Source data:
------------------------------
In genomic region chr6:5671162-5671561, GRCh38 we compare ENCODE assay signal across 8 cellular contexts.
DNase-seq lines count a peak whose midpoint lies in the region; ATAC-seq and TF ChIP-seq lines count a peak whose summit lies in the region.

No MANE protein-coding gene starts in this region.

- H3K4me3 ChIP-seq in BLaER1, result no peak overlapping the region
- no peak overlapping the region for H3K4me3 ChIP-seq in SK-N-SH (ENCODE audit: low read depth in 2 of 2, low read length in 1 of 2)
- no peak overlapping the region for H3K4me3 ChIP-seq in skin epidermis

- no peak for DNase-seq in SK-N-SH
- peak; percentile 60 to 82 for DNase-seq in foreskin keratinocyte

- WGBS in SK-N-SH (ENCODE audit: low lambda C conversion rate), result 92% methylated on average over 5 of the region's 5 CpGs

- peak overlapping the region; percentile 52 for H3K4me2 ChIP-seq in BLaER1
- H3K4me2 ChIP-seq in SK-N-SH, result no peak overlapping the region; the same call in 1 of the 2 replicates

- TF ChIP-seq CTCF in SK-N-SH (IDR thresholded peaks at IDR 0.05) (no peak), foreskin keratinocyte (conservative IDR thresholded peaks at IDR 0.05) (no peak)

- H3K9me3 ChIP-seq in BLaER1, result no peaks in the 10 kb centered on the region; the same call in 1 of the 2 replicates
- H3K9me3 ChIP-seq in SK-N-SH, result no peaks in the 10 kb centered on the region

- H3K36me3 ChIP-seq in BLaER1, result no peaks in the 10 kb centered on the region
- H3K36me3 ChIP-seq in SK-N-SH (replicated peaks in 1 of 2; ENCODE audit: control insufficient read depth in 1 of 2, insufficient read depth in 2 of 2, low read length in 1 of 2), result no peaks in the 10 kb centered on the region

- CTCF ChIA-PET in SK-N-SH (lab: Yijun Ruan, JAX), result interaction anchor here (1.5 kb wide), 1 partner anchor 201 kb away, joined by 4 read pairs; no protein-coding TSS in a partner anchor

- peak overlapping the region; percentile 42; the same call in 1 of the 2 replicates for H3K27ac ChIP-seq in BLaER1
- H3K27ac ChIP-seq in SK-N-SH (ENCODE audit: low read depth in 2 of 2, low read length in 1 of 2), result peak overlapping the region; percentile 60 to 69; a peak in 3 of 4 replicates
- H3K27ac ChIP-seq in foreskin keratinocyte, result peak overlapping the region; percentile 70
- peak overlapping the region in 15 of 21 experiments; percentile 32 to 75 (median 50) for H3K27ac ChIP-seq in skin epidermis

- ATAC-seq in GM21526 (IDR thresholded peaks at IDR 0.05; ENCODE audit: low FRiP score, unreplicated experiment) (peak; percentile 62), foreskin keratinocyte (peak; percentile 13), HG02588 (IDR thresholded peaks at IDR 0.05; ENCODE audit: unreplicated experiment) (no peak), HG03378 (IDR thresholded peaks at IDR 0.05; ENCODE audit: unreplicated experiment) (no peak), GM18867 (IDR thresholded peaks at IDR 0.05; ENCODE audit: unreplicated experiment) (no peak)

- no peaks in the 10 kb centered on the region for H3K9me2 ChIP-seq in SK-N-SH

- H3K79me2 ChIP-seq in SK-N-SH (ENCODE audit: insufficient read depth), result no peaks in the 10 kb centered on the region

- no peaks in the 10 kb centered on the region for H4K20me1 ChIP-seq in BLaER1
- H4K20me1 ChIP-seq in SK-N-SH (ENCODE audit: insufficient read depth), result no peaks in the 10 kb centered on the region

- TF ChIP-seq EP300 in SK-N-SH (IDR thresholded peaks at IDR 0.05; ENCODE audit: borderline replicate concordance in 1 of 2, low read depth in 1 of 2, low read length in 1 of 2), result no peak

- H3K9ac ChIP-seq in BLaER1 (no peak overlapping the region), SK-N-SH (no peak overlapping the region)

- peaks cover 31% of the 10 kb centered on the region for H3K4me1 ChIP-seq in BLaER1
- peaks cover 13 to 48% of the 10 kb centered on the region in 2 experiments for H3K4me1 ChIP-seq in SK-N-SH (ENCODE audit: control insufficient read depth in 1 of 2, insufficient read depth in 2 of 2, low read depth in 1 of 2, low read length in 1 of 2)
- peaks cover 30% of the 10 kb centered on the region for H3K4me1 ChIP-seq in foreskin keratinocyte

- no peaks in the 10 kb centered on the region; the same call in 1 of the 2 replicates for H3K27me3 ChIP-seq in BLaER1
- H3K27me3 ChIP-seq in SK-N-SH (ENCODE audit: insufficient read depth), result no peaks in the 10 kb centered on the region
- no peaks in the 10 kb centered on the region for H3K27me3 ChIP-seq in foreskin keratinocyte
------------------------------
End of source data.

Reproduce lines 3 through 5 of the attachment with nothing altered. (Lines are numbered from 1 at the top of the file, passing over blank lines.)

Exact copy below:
No MANE protein-coding gene starts in this region.

- H3K4me3 ChIP-seq in BLaER1, result no peak overlapping the region
- no peak overlapping the region for H3K4me3 ChIP-seq in SK-N-SH (ENCODE audit: low read depth in 2 of 2, low read length in 1 of 2)